The United States today vetoed a Security Council resolution condemning all Israeli settlements established in occupied Palestinian territory since 1967 as illegal, saying that while it agreed that the settlements are illegitimate the resolution harmed chances for peace talks.
The other 14 members of the Council voted for the resolution, which demanded that “Israel, as the occupying power, immediately and completely ceases all settlement activities in the occupied Palestinian territory, including East Jerusalem and that it fully respect its legal obligations in this regard.” But as one of the five permanent members, the negative US vote is the equivalent of a veto.
The resolution, co-sponsored by over 120 of the UN’s 192 Member States, also called on both parties to comply with their obligations under the Road Map plan, sponsored by the diplomatic Quartet of the United Nations, European Union, Russia and US, which seeks to establish a two-State solution of Israel and Palestine living side by side in peace and security within recognized borders.
It urged all parties to continue with their negotiations on final status issues in the Middle East peace process and called for the “intensification of international and regional diplomatic efforts to support and invigorate the peace process towards achievement of a comprehensive, just and lasting peace.”
After the vote Secretary-General Ban Ki-moon, in a note issued by his spokesperson, called for focusing on efforts to overcome the current impasse, in which the Palestinians are refusing to resume direct talks until Israel stops all settlement activity, and create a conducive environment for progress towards resolving all final status issues.
In explaining her veto, US Ambassador Susan E. Rice said the vote should not be misunderstood as support for settlement activity.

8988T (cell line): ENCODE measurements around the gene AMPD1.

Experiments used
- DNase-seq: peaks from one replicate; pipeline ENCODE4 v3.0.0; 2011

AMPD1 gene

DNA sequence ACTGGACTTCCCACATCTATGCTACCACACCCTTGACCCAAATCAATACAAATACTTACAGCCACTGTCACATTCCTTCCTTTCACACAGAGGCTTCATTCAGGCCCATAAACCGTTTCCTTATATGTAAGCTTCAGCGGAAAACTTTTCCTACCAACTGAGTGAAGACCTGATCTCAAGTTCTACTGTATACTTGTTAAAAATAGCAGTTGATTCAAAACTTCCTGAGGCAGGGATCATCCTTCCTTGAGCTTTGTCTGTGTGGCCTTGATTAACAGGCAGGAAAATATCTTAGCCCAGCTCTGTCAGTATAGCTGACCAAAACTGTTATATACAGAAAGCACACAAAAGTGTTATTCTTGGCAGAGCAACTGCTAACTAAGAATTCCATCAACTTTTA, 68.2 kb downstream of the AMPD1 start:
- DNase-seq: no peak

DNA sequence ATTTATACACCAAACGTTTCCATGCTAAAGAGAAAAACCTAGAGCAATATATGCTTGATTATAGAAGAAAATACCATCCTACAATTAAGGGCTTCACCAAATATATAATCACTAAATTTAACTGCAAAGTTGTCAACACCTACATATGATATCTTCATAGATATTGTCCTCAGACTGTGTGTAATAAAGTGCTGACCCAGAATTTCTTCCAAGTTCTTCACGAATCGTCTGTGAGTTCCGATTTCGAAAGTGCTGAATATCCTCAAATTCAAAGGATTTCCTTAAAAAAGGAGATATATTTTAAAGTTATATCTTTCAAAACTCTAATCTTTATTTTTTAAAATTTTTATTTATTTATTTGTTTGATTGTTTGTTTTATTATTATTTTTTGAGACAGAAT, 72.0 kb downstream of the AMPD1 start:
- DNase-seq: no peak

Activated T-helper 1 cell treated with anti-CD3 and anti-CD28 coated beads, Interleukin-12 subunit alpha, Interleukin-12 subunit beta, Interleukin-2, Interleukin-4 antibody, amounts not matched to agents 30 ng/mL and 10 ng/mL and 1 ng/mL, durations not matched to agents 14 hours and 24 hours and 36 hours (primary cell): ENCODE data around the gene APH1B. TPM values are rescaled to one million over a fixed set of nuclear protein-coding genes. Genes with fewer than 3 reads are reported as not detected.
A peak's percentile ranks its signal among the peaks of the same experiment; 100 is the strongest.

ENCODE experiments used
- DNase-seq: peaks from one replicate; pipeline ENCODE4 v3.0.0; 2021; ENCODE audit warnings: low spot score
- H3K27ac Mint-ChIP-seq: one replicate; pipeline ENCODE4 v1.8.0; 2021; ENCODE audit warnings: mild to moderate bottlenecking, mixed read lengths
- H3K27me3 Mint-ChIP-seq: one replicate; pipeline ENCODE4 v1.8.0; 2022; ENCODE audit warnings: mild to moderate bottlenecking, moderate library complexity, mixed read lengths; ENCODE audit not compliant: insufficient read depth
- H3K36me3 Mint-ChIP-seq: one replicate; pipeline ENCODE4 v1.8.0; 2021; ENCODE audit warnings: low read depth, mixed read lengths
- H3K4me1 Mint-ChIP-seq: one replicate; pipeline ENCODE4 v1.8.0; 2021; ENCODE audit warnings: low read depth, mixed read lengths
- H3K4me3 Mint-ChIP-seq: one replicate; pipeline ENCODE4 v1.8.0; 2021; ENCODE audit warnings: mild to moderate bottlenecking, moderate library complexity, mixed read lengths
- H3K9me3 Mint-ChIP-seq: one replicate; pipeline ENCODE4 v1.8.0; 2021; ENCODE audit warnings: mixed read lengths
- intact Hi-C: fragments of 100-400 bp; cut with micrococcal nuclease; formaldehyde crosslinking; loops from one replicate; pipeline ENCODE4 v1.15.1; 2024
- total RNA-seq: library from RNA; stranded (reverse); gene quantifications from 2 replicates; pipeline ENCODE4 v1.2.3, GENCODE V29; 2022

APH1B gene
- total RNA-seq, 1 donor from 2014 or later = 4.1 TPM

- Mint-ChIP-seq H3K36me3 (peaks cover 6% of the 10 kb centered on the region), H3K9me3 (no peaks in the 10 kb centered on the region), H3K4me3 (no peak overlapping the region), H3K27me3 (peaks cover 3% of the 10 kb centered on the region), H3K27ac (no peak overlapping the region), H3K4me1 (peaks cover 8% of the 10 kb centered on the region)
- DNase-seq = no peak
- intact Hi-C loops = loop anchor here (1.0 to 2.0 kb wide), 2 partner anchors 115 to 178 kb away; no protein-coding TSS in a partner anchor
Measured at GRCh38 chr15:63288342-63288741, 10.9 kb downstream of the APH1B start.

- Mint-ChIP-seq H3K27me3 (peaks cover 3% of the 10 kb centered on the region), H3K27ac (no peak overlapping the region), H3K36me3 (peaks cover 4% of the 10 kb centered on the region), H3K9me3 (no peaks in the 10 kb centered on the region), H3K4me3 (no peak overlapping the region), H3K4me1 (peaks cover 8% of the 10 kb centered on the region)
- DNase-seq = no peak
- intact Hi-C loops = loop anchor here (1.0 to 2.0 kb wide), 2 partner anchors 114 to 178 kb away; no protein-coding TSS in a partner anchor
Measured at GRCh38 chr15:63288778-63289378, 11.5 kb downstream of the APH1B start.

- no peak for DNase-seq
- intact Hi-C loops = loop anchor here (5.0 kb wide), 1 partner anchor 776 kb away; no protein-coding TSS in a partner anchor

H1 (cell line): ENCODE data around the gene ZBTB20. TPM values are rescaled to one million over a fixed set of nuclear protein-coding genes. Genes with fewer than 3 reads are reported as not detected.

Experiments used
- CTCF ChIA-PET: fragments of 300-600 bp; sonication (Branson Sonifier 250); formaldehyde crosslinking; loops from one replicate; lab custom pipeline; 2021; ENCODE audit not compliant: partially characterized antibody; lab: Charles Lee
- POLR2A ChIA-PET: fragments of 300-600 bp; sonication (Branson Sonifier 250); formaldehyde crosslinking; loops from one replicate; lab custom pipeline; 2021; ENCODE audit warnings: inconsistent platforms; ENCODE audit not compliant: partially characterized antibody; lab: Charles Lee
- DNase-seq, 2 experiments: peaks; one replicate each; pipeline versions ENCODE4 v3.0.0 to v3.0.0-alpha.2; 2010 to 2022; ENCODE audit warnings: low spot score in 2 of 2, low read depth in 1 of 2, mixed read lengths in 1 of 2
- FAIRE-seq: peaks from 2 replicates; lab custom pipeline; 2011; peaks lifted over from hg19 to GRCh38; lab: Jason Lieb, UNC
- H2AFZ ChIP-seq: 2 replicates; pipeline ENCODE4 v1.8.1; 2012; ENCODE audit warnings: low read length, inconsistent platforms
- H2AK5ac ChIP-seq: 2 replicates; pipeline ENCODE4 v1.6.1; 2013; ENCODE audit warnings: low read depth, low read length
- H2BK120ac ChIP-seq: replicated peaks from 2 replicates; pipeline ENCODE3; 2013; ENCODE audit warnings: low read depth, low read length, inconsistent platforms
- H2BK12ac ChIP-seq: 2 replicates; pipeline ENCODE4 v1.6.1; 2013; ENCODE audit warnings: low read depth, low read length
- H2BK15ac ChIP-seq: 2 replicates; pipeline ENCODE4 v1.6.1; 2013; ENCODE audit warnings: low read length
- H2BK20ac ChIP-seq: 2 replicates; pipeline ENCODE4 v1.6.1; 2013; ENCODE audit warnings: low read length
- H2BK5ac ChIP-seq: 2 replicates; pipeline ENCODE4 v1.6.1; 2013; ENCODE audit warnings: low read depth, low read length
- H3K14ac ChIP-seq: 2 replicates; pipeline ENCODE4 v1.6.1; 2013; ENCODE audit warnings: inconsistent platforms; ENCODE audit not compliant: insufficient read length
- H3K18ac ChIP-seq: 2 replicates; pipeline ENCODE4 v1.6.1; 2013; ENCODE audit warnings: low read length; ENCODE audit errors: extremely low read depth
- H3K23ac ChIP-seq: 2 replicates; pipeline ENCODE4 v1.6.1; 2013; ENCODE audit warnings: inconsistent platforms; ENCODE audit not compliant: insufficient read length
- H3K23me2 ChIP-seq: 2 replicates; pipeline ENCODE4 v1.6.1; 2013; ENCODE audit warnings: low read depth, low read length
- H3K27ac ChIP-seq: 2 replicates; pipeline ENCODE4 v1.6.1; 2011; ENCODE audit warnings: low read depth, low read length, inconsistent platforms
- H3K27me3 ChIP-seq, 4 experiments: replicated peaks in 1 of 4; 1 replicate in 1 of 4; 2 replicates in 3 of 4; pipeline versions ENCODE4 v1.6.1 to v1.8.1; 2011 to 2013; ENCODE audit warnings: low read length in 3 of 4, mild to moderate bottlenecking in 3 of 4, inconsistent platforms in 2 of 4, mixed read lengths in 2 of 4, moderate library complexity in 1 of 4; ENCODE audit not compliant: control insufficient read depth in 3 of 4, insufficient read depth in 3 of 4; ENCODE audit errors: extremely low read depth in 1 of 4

“On the contrary, we reject in the strongest terms the legitimacy of continued Israeli settlement activity,” she declared. “Continued settlement activity violates Israel’s international commitments, devastates trust between the parties, and threatens the prospects for peace…
“Every potential action must be measured against one overriding standard: will it move the parties closer to negotiations and an agreement? Unfortunately, this draft resolution risks hardening the positions of both sides. It could encourage the parties to stay out of negotiations and, if and when they did resume, to return to the Security Council whenever they reach an impasse.”
Palestinian Permanent Observer to the UN Riyad Mansour regretted that the Council had failed to “uphold its responsibilities” to respond to the crisis. “Our overarching goal remains to bring an end to the Israeli colonization and occupation of our land and its destruction of the two-State solution,” he said. “We fear, however, that the message sent today may be one that only encourages further Israeli intransigence and impunity.”
Israeli Ambassador Meron Reuben called for a resumption of direct talks between the two sides without pre-conditions, noting that settlements are only one of several issues to be settled in final status negotiations. “Therefore, the resolution before you should never have been submitted,” he said. “Instead, the international community and the Security Council should have called upon the Palestinian leadership, in a clear and resolute voice, to immediately return to the negotiating table.”